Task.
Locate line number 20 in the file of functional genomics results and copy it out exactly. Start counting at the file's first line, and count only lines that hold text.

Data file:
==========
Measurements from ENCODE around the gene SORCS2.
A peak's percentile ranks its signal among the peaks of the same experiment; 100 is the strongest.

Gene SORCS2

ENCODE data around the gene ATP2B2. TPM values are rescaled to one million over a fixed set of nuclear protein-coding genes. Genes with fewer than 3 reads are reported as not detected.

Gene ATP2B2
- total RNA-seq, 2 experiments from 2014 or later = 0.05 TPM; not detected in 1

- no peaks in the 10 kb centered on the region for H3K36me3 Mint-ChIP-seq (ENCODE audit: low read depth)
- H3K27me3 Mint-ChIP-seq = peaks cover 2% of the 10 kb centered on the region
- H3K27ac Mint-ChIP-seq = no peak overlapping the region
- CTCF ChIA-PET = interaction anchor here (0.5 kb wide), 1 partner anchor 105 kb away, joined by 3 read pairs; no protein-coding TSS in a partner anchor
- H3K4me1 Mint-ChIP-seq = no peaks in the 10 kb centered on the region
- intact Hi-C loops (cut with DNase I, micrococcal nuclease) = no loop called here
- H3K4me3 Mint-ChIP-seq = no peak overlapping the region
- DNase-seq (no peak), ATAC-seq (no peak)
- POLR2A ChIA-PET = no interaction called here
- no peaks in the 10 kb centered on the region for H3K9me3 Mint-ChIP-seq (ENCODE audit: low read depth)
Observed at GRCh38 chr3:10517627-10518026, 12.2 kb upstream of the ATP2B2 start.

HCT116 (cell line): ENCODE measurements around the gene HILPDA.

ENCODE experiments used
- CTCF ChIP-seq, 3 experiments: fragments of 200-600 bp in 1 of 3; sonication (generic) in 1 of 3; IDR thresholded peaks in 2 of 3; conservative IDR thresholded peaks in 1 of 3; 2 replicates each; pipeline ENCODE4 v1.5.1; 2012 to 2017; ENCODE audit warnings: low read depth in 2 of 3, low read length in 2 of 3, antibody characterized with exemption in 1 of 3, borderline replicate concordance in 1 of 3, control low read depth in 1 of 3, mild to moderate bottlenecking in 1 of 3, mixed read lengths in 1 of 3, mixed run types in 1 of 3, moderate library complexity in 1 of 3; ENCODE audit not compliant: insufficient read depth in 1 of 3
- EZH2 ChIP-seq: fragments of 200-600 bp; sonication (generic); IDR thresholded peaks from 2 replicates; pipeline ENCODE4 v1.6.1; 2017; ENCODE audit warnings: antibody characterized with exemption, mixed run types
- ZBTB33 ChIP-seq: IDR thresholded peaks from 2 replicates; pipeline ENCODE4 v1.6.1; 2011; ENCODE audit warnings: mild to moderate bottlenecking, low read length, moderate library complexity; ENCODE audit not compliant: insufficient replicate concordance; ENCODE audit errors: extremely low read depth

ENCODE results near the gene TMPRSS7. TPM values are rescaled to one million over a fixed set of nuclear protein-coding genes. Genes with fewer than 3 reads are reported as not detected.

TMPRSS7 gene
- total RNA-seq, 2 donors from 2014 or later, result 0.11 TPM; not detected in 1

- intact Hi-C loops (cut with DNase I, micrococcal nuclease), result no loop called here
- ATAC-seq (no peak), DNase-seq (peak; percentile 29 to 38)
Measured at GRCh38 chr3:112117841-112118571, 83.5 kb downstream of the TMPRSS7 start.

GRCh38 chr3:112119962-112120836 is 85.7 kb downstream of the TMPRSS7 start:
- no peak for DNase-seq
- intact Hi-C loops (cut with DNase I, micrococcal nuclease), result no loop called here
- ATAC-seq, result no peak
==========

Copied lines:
- CTCF ChIP-seq, 3 experiments: fragments of 200-600 bp in 1 of 3; sonication (generic) in 1 of 3; IDR thresholded peaks in 2 of 3; conservative IDR thresholded peaks in 1 of 3; 2 replicates each; pipeline ENCODE4 v1.5.1; 2012 to 2017; ENCODE audit warnings: low read depth in 2 of 3, low read length in 2 of 3, antibody characterized with exemption in 1 of 3, borderline replicate concordance in 1 of 3, control low read depth in 1 of 3, mild to moderate bottlenecking in 1 of 3, mixed read lengths in 1 of 3, mixed run types in 1 of 3, moderate library complexity in 1 of 3; ENCODE audit not compliant: insufficient read depth in 1 of 3